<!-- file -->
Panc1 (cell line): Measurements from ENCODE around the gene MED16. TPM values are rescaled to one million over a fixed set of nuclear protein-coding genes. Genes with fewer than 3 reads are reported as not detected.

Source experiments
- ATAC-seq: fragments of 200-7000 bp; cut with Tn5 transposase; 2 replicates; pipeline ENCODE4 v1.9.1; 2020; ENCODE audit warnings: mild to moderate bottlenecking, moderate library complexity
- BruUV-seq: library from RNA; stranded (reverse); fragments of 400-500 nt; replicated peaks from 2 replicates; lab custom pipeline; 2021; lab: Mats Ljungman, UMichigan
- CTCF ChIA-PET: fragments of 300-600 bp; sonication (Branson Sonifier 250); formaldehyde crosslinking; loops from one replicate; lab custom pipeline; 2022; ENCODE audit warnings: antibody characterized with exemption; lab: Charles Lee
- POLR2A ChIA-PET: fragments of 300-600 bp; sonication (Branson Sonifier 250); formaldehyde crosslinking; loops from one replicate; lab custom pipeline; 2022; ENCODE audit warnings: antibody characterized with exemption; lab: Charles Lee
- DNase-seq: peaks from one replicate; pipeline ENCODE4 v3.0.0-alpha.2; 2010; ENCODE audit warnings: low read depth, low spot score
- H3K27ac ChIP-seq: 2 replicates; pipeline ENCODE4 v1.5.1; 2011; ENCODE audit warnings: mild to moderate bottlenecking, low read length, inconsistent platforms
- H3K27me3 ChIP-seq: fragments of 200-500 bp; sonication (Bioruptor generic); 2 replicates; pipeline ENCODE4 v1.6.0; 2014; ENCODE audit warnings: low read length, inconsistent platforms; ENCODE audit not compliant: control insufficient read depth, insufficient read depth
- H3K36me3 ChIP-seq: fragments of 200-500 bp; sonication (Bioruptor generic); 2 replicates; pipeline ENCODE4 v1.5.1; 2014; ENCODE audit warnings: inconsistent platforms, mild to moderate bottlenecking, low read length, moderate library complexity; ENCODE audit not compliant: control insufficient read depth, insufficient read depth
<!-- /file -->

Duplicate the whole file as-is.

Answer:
Panc1 (cell line): Measurements from ENCODE around the gene MED16. TPM values are rescaled to one million over a fixed set of nuclear protein-coding genes. Genes with fewer than 3 reads are reported as not detected.

Source experiments
- ATAC-seq: fragments of 200-7000 bp; cut with Tn5 transposase; 2 replicates; pipeline ENCODE4 v1.9.1; 2020; ENCODE audit warnings: mild to moderate bottlenecking, moderate library complexity
- BruUV-seq: library from RNA; stranded (reverse); fragments of 400-500 nt; replicated peaks from 2 replicates; lab custom pipeline; 2021; lab: Mats Ljungman, UMichigan
- CTCF ChIA-PET: fragments of 300-600 bp; sonication (Branson Sonifier 250); formaldehyde crosslinking; loops from one replicate; lab custom pipeline; 2022; ENCODE audit warnings: antibody characterized with exemption; lab: Charles Lee
- POLR2A ChIA-PET: fragments of 300-600 bp; sonication (Branson Sonifier 250); formaldehyde crosslinking; loops from one replicate; lab custom pipeline; 2022; ENCODE audit warnings: antibody characterized with exemption; lab: Charles Lee
- DNase-seq: peaks from one replicate; pipeline ENCODE4 v3.0.0-alpha.2; 2010; ENCODE audit warnings: low read depth, low spot score
- H3K27ac ChIP-seq: 2 replicates; pipeline ENCODE4 v1.5.1; 2011; ENCODE audit warnings: mild to moderate bottlenecking, low read length, inconsistent platforms
- H3K27me3 ChIP-seq: fragments of 200-500 bp; sonication (Bioruptor generic); 2 replicates; pipeline ENCODE4 v1.6.0; 2014; ENCODE audit warnings: low read length, inconsistent platforms; ENCODE audit not compliant: control insufficient read depth, insufficient read depth
- H3K36me3 ChIP-seq: fragments of 200-500 bp; sonication (Bioruptor generic); 2 replicates; pipeline ENCODE4 v1.5.1; 2014; ENCODE audit warnings: inconsistent platforms, mild to moderate bottlenecking, low read length, moderate library complexity; ENCODE audit not compliant: control insufficient read depth, insufficient read depth